Blake Harris: Interesting…

Frank Dux: And Shoto Tanemura, he says he’s never heard of a Dukes or a Tanaka? There’s not a Tanaka in Japanese history of the ninja families? What is he, a walking dictionary of a secret society? That’s bullshit, that’s total bullshit.

Blake Harris: What about those claims regarding your covert military background? I imagine that would be hard for you to prove, no?

Frank Dux: Well, that part about me saying that the military ordered my record sabotaged? Uh, no. I never said that. No. That editorial attributes statements to me that I never made. And it misrepresents my responses. I never accused the military of doing it. What I said to them [the LA Times] was that the only way you could get a hold of my records was to go to Federal Intelligence Court. How else could you get a hold of this? Or any agent’s records? You can’t just go in there and get it. So any time you want to know who an agent is you can just go down there and file a request? And the CIA and everyone is obligated to tell you? Is that what you’re telling me?

Blake Harris: Right, that’s why I thought it would difficult to prove (or disprove).

Frank Dux: Yeah, but I’ll tell you what. In a recent documentary, Admiral Horton Smith not only acknowledges that I was a covert operative, but also states that any record of mine would have to come out of the Federal Intelligence Court. He’s in a documentary saying this. He’s also said it under oath by the way and identified me. Along with Alexander Martin.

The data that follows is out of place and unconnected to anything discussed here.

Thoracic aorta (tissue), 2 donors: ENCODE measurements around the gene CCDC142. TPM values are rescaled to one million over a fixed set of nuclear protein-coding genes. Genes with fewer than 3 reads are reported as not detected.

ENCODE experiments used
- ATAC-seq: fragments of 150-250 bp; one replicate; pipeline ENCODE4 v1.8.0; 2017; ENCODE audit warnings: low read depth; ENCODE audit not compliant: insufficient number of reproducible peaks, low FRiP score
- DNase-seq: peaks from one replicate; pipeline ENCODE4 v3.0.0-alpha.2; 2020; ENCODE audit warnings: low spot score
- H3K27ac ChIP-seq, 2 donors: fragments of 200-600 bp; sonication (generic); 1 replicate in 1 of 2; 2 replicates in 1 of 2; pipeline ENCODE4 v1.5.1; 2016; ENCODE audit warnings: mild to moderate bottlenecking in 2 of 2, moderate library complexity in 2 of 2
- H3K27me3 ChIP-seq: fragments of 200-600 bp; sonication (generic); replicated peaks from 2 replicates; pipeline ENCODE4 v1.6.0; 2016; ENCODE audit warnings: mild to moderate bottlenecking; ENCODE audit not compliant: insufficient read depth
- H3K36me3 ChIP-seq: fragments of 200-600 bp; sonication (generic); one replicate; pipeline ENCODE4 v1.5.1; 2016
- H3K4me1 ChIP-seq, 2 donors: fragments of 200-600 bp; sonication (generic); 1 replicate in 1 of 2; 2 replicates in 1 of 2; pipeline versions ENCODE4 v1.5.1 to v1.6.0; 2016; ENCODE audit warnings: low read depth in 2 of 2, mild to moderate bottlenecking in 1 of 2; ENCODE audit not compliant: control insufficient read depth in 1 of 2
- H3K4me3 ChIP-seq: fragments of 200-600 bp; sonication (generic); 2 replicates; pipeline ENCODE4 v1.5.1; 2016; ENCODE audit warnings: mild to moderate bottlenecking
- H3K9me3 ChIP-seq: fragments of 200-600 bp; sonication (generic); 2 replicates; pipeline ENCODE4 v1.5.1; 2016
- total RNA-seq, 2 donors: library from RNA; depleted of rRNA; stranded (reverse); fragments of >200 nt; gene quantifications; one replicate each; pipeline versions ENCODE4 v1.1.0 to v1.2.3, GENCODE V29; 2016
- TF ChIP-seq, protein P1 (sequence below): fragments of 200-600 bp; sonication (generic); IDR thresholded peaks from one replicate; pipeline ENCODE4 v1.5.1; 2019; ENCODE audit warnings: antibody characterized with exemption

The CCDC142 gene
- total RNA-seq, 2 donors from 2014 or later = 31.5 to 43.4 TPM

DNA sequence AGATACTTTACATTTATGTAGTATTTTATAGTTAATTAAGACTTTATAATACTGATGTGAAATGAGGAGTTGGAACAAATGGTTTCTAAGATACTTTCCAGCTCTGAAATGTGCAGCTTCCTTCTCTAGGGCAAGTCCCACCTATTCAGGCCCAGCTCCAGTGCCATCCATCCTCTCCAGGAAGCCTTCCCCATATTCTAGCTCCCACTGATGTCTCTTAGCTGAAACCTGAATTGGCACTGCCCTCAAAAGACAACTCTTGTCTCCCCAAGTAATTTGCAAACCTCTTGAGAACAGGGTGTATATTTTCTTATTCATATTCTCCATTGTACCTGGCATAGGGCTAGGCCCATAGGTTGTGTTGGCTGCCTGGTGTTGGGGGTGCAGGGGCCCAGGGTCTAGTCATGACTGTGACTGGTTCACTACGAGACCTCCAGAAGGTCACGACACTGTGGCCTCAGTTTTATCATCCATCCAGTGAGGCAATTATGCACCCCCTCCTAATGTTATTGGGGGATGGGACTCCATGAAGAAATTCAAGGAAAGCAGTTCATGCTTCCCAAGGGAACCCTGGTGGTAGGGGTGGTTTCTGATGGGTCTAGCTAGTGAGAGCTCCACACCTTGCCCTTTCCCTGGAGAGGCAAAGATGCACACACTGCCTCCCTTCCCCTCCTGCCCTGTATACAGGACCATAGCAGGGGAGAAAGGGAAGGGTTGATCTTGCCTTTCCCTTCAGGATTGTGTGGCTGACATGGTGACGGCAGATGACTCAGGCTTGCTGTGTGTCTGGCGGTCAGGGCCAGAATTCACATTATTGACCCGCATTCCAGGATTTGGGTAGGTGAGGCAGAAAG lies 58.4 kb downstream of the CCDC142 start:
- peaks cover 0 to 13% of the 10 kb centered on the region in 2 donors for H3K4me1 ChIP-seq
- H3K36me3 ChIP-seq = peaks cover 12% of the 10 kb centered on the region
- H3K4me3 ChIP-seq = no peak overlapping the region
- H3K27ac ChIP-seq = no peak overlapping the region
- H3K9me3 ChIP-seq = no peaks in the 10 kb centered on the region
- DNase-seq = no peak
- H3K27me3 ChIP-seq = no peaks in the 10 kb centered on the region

To this point, on http://frankdux.net/facts/ there is a signed declaration by Lt. Commander Alexander Martin available for review. In this declaration, Commander Martin attests to the following:

  • During my intelligence career, I have met with and been introduced to many covert operatives, whose existence has often been officially denied by the government agencies that these parties have been associated with.
  • One of these covert operatives was one Frank Dux.
  • Mr. Dux and I met in Tegucigalpal, Honduras, in the summer of 1985, where I was being briefed by Dux and other intelligence operatives on military targets within Nicaragua. These targets included the planned mining of a Nicaraguan port and the planned sabotage of certain Nicaraguan installations including power stations and weapons depots, codenamed OPERATION CORDOBA HARBOR.”

Frank Dux: As far as my military service goes, I should also mention that I’m named as a source contributor in the US Navy SEAL SPECWAR manual. If you want to look it up, the SEAL manual number is K-431-0097.

Blake Harris: Great. And just a few more questions. What was the reaction like from Sheldon, Jean-Claude and Mark [DiSalle]?